Originally published at: https://boingboing.net/2018/12/04/america-could-save-78-billion.html
Originally published at: https://boingboing.net/2018/12/04/america-could-save-78-billion.html
About 200 F-35 jets, give or take.
Yeah, that’s great, but I think we’re past the point of expecting rational decisions. It’s all about feels now.
But 78 Million of those dollars went to the Trump campaign, so it won’t happen until 2020. Politicians go so cheap these days.
Alexandria starts after a minute or so.
I’m no fan of coal, but it’s a bit silly to argue that we should close coal plants because carbon taxes are making them uneconomical, since there’s an obvious response that we should just remove the carbon taxes!
You’re right, we should close coal plants so we maybe don’t choke ourselves out of existence!
Here’s the /s tag you forgot.
Or to subsidize any other industry that the politicians have a vested interest in.
The hell you say! Remember when conservatives, at least those in my family and I am sure others were saying alternative fuels were too expensive. When they are as cheap to run as fossil fuels then the markets would self correct and alternative energy would be viable. Well, that time is now and it has been for years. What say you now Uncle Right Wing? That’s what I figure, stick your head further up trumps’ ass.
There’d be a huge displacement of jobs throughout the industry. Sure we could allocate some of our savings to job training etc but that’s only been partly successful when tried. The big issue is geographic displacement: any new jobs just aren’t going to be in rural WVa, PA etc. So you have the prospect of a lot of (republican-voting) families being ‘sacrificed’ on an altar of economic efficiency. That turns it from an economic issue to a political one (which of course it always was).
This is an anti-coal think tank releasing a study that says coal is bad. It should be taken about as seriously on its own as a Cato study suggesting that socialism is bad.
What it found is that about about half of coal-fired electricity producers operate at a loss. This is pretty much exactly what we would expect if electricity generation was treated as a utility (as it usually is) and therefore profit margins were intended to be very close to 0%. We should also take into account that fossil fuel prices are pretty volatile, and since electricity producers operate on thin margins, that volatility means frequent turns about and below profitability. I bet you could get different results from essentially the same methodology depending on exactly when you performed the study.
It doesn’t mention that more than 40% of solar and wind producers would operate at a loss if it weren’t for direct subsidies for wind and solar producers. It doesn’t mention that coal production is heavily taxed, which is an anti-subsidy (in b4 “fossil fuels are heavily subsidized!” The taxes on fossil fuels more than outweigh the indirect subsidies given to fossil fuel companies).
It also doesn’t mention that many unprofitable coal-fired facilities are subsidized by the governments of countries that have invested heavily in solar and wind generation. That is because these are intermittent electricity generation technologies, and when there is not sufficient sun and wind for several months to provide adequate power, they need to fire up the coal-powered plants to generate electricity regardless of how unprofitable it is to do so.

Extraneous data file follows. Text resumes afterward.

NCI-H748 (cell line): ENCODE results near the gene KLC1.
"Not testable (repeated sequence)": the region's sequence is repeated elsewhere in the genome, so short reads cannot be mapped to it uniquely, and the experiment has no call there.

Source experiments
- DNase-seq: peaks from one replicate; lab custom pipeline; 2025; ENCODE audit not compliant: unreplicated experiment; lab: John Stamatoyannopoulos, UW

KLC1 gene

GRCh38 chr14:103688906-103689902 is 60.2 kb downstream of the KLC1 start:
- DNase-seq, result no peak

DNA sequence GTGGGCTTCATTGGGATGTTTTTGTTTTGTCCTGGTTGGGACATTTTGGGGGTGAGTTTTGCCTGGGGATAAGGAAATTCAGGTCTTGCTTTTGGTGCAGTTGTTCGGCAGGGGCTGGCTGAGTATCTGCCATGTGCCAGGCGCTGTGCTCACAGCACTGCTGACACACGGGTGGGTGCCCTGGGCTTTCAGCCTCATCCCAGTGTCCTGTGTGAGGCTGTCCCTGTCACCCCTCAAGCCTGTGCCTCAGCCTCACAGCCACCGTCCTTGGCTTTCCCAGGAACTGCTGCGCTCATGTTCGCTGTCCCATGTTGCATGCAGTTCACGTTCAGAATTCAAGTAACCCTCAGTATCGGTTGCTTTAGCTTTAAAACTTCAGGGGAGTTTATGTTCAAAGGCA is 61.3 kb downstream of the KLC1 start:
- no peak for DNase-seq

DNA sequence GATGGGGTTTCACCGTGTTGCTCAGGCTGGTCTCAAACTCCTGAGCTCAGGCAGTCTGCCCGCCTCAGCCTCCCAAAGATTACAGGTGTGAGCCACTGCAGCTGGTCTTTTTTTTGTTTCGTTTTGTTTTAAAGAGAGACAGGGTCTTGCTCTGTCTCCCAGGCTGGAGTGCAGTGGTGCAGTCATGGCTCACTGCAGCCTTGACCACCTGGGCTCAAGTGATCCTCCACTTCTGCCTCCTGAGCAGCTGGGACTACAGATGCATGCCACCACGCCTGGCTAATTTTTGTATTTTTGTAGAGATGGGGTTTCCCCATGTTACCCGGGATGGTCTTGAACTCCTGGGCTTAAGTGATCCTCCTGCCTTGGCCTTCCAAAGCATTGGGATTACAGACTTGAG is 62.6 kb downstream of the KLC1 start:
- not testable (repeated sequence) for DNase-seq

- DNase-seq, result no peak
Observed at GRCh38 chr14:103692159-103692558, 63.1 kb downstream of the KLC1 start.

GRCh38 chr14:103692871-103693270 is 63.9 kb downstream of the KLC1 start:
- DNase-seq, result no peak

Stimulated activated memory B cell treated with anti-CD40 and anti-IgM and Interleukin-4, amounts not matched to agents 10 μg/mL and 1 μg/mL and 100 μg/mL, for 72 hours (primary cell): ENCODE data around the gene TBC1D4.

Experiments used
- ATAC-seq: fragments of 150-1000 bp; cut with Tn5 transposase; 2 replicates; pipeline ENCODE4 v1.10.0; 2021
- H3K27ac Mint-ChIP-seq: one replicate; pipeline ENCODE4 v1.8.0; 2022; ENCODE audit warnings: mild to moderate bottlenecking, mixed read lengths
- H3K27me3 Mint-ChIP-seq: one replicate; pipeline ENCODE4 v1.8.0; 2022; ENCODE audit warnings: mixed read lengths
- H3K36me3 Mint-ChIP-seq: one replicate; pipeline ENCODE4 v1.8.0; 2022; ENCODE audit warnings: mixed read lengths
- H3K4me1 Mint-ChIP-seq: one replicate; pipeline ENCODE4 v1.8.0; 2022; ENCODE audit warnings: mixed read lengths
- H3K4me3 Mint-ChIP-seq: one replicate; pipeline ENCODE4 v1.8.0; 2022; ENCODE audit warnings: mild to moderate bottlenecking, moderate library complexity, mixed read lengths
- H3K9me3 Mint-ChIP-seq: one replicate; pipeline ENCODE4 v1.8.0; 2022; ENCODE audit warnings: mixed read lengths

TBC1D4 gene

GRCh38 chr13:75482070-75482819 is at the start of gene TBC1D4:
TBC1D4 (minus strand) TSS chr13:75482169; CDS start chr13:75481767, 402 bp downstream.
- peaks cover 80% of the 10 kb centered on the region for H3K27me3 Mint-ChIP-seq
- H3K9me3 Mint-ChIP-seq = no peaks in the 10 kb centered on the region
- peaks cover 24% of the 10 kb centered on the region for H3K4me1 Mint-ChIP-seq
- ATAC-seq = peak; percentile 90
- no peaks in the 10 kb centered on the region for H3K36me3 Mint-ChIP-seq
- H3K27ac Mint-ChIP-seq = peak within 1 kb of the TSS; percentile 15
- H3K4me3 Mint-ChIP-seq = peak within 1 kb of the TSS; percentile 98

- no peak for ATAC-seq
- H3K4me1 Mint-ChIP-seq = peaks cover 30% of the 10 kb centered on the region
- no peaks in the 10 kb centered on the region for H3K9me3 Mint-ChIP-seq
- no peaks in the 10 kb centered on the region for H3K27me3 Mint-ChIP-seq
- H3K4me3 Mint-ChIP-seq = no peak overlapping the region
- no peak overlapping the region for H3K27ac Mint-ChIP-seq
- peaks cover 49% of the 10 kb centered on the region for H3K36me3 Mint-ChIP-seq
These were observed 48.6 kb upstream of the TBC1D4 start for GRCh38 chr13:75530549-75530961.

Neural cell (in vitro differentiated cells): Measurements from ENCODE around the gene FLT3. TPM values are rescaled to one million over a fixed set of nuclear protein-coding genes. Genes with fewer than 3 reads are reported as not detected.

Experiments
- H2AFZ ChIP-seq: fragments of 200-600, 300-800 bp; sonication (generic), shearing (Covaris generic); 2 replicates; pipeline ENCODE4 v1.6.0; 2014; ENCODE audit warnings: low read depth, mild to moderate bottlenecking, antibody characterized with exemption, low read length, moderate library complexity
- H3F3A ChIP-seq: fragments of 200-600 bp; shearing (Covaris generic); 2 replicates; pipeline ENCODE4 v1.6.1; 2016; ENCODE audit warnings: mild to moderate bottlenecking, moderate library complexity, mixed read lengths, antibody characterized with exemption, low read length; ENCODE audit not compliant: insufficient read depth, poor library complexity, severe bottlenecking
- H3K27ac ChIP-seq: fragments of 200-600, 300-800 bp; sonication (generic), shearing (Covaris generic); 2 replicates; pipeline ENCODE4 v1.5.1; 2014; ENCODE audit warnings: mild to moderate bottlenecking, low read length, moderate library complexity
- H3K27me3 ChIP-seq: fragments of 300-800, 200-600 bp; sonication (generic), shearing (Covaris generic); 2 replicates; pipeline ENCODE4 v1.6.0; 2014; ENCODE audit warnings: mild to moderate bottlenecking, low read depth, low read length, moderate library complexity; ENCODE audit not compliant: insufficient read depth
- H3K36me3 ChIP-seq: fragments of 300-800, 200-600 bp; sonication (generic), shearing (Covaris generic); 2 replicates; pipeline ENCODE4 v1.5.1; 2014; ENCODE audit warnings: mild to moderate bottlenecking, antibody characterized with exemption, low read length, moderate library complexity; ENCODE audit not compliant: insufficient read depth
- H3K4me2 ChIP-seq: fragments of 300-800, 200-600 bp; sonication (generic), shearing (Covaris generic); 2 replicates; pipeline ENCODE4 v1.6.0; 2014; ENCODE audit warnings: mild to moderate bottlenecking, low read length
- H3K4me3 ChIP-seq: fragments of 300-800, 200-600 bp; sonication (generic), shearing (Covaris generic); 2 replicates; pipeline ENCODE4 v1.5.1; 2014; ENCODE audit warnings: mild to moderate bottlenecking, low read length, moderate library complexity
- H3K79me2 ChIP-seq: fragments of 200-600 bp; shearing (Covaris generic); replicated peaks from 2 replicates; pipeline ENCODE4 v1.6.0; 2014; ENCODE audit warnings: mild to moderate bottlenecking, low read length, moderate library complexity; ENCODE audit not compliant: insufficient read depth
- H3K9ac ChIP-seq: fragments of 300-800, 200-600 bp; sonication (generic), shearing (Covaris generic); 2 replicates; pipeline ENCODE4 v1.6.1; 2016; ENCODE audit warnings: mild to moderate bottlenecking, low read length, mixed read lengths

Another way of looking at the last paragraph: it makes no sense to talk about the unprofitability of coal without taking into account the effects of subsidies and other policies favoring wind and solar, because the latter are an important cause of the former.
As far as why we’re paying the extra $78 billion? Because Americans are willing to pay $210 bucks each ($78 billion/370 million) to have the lights turn on when we flick the switch instead of waiting for an especially windy day.
Profit margins in regulated utilities are limited but not normally “intended to be 0%”. Most other electricity producers make money. Also, while retail electricity is a completely captive market in most places, production is less so, with various producers competing for contracts with the “utility”. Still regulated, but not so regulated that different production forms can’t coexist.
What is driving coal unprofitability is actually the combination of cheap renewable energy and (completely unmentioned in the excerpt) cheap natural gas.
Well, non-hydro renewable energy isn’t close to 100% of typical generation much of anywhere, so of course we still need conventional generators regardless of whether it is windy or not. Wind output exceeds demand in some places at night when there is both peak production and minimum demand, but that is the exception. But in many places with heavy wind + solar installation the surplus is largely handled by natural gas. The reason is that natural gas generators are much more able to follow demand. In fact, even when coal was king they still needed natural gas peakers because while coal is reliable in the sense that it produces steady output, it can’t be ramped up and down as quickly to follow demand. Natural gas is far from ideal, but it is way cleaner than coal in every way – soot, smog compounds, acid rain, global warming potential, and waste heat discharged into the cooling water, as well as the environmental damage from extraction – even counting the worst problems with fracking.